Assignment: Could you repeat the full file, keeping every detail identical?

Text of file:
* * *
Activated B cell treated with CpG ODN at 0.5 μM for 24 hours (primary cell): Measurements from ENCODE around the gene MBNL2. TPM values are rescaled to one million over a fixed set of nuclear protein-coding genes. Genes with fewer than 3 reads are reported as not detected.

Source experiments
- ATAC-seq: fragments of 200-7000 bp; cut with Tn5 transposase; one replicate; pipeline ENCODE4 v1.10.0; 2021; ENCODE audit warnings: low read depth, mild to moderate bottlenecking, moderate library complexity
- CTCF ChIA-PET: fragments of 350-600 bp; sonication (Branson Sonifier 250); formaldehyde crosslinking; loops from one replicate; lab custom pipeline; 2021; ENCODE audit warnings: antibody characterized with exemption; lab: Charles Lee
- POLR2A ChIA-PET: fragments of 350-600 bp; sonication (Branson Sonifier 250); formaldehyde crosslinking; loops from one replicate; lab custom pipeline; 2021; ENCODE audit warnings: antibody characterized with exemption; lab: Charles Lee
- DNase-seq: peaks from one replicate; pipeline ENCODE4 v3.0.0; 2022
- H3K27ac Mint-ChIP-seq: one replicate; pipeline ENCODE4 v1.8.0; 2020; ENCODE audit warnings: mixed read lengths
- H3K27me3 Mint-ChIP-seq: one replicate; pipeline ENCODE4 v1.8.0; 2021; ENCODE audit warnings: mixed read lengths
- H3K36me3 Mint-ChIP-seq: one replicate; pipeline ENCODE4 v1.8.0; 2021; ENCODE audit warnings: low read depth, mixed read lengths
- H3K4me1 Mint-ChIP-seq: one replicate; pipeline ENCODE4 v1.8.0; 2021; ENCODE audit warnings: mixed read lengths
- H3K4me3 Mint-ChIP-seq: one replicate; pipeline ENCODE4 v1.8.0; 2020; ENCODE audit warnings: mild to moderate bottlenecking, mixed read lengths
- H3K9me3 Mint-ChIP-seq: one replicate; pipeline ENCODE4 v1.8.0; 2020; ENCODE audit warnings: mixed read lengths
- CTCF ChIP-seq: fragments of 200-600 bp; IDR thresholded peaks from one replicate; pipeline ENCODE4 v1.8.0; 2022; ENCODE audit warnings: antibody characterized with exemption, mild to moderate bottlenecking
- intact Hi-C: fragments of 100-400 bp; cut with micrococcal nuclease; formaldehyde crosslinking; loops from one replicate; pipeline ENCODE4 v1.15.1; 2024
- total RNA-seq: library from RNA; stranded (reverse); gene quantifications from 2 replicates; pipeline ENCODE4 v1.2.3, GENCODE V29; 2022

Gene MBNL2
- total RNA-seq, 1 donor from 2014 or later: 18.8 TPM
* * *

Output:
Activated B cell treated with CpG ODN at 0.5 μM for 24 hours (primary cell): Measurements from ENCODE around the gene MBNL2. TPM values are rescaled to one million over a fixed set of nuclear protein-coding genes. Genes with fewer than 3 reads are reported as not detected.

Source experiments
- ATAC-seq: fragments of 200-7000 bp; cut with Tn5 transposase; one replicate; pipeline ENCODE4 v1.10.0; 2021; ENCODE audit warnings: low read depth, mild to moderate bottlenecking, moderate library complexity
- CTCF ChIA-PET: fragments of 350-600 bp; sonication (Branson Sonifier 250); formaldehyde crosslinking; loops from one replicate; lab custom pipeline; 2021; ENCODE audit warnings: antibody characterized with exemption; lab: Charles Lee
- POLR2A ChIA-PET: fragments of 350-600 bp; sonication (Branson Sonifier 250); formaldehyde crosslinking; loops from one replicate; lab custom pipeline; 2021; ENCODE audit warnings: antibody characterized with exemption; lab: Charles Lee
- DNase-seq: peaks from one replicate; pipeline ENCODE4 v3.0.0; 2022
- H3K27ac Mint-ChIP-seq: one replicate; pipeline ENCODE4 v1.8.0; 2020; ENCODE audit warnings: mixed read lengths
- H3K27me3 Mint-ChIP-seq: one replicate; pipeline ENCODE4 v1.8.0; 2021; ENCODE audit warnings: mixed read lengths
- H3K36me3 Mint-ChIP-seq: one replicate; pipeline ENCODE4 v1.8.0; 2021; ENCODE audit warnings: low read depth, mixed read lengths
- H3K4me1 Mint-ChIP-seq: one replicate; pipeline ENCODE4 v1.8.0; 2021; ENCODE audit warnings: mixed read lengths
- H3K4me3 Mint-ChIP-seq: one replicate; pipeline ENCODE4 v1.8.0; 2020; ENCODE audit warnings: mild to moderate bottlenecking, mixed read lengths
- H3K9me3 Mint-ChIP-seq: one replicate; pipeline ENCODE4 v1.8.0; 2020; ENCODE audit warnings: mixed read lengths
- CTCF ChIP-seq: fragments of 200-600 bp; IDR thresholded peaks from one replicate; pipeline ENCODE4 v1.8.0; 2022; ENCODE audit warnings: antibody characterized with exemption, mild to moderate bottlenecking
- intact Hi-C: fragments of 100-400 bp; cut with micrococcal nuclease; formaldehyde crosslinking; loops from one replicate; pipeline ENCODE4 v1.15.1; 2024
- total RNA-seq: library from RNA; stranded (reverse); gene quantifications from 2 replicates; pipeline ENCODE4 v1.2.3, GENCODE V29; 2022

Gene MBNL2
- total RNA-seq, 1 donor from 2014 or later: 18.8 TPM